During the break over Christmas, I mused that they would introduce a baby only if it were an orphan from a case or from a relative. The writers seemed to understand that they could not simply magically cure Dr. Ogden and introduce a biological child. It would not fit with the series at all. I was pleasantly surprised that they did this in the very next episode!
Bringing us to The Big Chill, wherein little Roland has been embraced by his new parents and is making their ability to solve cases more difficult. Murdoch and Ogden are atypical parents, particularly for the early 1900s, and they bring their son to work and on outings to the museum. Whatever their colleagues think, they are letting it slide for now because cases are getting solved, Murdoch and Ogden are just getting used to parenthood (rather suddenly, I might add), and because the baby is just so darned cute! The casting directors found a set of babies who are absolutely adorable and delightful. They are natural performers and interact well with the actors. Watching Murdoch, Ogden, Miss James, and even Brackenreid interact with baby Roland is simply delightful.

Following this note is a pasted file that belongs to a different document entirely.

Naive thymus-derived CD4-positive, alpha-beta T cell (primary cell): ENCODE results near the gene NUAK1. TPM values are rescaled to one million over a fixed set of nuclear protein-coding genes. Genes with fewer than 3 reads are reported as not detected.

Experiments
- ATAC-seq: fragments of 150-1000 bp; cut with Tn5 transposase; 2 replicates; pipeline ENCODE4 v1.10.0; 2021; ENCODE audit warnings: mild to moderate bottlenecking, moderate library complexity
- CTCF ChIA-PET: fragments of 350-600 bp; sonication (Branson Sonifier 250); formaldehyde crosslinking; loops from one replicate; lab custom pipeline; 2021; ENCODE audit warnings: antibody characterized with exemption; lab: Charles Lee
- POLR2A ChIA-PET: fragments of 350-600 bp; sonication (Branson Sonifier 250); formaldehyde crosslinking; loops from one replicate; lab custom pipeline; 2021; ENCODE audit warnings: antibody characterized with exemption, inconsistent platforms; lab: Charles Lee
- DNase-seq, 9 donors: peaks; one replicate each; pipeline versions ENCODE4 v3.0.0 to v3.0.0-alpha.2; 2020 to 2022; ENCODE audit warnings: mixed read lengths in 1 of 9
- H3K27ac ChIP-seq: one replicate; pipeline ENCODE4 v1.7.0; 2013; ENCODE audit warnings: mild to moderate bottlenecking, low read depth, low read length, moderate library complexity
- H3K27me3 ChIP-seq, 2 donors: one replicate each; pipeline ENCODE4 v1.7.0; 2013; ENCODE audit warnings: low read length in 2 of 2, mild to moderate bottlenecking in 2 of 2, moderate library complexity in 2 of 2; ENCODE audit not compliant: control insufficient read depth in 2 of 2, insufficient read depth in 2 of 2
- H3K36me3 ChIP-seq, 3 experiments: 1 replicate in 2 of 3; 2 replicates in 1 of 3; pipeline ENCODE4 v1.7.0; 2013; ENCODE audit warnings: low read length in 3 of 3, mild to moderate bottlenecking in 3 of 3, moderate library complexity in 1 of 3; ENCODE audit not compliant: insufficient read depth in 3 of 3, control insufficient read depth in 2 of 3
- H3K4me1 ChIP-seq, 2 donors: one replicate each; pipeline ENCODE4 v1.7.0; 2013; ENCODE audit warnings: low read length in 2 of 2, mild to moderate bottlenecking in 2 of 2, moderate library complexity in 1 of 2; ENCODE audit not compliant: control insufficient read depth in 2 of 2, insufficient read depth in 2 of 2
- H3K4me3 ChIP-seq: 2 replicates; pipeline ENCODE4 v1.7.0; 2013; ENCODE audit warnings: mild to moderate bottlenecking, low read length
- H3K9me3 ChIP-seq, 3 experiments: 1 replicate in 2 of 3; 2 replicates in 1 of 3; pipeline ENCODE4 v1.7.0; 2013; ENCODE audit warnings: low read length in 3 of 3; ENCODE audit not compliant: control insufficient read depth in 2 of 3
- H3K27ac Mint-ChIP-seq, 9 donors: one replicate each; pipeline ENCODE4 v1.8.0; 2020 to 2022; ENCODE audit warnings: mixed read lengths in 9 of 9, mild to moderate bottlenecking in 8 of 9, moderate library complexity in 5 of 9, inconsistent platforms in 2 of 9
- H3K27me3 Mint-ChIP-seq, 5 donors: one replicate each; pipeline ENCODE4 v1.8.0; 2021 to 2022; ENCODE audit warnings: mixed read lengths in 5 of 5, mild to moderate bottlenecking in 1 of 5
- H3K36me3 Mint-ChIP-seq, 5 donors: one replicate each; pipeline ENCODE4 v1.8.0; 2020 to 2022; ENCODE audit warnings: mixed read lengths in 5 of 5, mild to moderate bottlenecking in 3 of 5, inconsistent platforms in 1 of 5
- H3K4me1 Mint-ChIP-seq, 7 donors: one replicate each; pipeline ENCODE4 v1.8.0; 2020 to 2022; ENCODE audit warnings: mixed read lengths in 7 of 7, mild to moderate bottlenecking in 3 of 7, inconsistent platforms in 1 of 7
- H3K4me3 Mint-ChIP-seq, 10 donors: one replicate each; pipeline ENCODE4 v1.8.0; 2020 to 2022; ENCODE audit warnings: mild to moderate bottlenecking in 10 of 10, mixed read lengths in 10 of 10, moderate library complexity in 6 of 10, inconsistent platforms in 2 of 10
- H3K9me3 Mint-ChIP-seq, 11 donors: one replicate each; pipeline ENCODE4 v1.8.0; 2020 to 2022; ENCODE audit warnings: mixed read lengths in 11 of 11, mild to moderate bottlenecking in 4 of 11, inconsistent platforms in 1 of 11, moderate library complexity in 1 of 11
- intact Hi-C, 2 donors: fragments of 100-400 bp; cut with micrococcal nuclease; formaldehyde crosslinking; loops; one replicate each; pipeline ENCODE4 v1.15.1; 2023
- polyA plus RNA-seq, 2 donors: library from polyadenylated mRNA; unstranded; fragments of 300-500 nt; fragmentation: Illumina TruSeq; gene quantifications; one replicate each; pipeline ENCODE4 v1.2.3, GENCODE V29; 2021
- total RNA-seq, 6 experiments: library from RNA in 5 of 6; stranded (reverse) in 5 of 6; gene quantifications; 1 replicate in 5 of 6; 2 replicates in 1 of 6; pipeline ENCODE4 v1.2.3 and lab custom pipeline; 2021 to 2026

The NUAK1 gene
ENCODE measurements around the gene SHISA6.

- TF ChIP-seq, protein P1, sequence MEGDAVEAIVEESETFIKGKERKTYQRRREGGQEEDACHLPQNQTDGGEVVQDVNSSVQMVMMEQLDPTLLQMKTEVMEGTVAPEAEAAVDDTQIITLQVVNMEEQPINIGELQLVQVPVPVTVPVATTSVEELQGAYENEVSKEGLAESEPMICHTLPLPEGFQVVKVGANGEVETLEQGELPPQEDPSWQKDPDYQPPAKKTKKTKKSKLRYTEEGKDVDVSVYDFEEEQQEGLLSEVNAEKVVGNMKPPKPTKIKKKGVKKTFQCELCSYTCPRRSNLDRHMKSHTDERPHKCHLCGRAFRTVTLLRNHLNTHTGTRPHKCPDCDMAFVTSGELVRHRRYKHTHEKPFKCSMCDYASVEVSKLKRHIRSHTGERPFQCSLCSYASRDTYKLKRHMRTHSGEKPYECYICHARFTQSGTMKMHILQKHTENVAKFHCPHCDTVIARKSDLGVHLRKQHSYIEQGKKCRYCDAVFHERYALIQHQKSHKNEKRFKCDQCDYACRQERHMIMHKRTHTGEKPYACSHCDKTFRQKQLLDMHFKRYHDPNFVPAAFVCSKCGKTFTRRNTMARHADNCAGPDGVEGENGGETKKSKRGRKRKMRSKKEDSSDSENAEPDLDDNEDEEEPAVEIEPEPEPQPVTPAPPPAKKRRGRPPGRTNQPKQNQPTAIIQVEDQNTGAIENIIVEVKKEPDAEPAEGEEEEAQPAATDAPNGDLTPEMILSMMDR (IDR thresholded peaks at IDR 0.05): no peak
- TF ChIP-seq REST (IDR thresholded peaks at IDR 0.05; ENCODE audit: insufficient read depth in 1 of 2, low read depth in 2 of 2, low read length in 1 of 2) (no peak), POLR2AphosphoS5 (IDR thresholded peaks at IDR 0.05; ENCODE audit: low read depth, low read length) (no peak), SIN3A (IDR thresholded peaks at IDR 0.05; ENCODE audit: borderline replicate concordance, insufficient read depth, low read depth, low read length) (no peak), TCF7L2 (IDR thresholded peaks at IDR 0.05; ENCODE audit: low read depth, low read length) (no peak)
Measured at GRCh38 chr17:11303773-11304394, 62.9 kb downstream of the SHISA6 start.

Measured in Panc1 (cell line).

That said, we still see how hard it is to get used to a baby, particularly a nine-month-old. It is clear that Murdoch and Ogden did not have much interaction with children, and they missed the early months wherein new parents get used to having a baby in their lives (rather than suddenly having to fit him into their lives) and build a unique communication strategy with said baby. Roland was already used to his first parents, or at least his mother, and he needs to build a relationship with his new ones. That is likely another reason why they take him everywhere – they do not want him to think he is going to be abandoned again. It is refreshing to hear him be called “young Master Murdoch” – in everyone’s eyes, he is Murdoch and Ogden’s son, or is supposed to be.